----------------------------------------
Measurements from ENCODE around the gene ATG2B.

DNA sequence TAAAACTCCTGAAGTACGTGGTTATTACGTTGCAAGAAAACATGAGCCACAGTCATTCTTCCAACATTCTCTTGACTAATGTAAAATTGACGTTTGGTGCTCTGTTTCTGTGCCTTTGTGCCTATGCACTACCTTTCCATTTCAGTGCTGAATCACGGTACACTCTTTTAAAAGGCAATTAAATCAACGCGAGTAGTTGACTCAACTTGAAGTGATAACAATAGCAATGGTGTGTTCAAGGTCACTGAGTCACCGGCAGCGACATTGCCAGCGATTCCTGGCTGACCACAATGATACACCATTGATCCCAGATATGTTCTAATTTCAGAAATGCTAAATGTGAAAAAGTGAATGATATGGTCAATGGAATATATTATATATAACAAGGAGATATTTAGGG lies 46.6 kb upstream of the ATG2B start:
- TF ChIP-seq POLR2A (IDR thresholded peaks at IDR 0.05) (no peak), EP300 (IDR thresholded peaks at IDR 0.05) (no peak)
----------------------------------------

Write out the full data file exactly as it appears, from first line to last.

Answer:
Measurements from ENCODE around the gene ATG2B.

DNA sequence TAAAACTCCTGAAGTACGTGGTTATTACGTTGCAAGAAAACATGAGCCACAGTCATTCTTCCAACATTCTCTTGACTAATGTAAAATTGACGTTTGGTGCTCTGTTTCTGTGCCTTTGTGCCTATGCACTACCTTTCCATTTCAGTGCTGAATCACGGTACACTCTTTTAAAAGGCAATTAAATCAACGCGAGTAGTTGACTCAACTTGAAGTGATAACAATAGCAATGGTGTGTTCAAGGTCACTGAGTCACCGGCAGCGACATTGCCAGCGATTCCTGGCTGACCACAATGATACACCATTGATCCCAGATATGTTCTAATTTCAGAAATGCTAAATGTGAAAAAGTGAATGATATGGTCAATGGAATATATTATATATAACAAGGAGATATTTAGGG lies 46.6 kb upstream of the ATG2B start:
- TF ChIP-seq POLR2A (IDR thresholded peaks at IDR 0.05) (no peak), EP300 (IDR thresholded peaks at IDR 0.05) (no peak)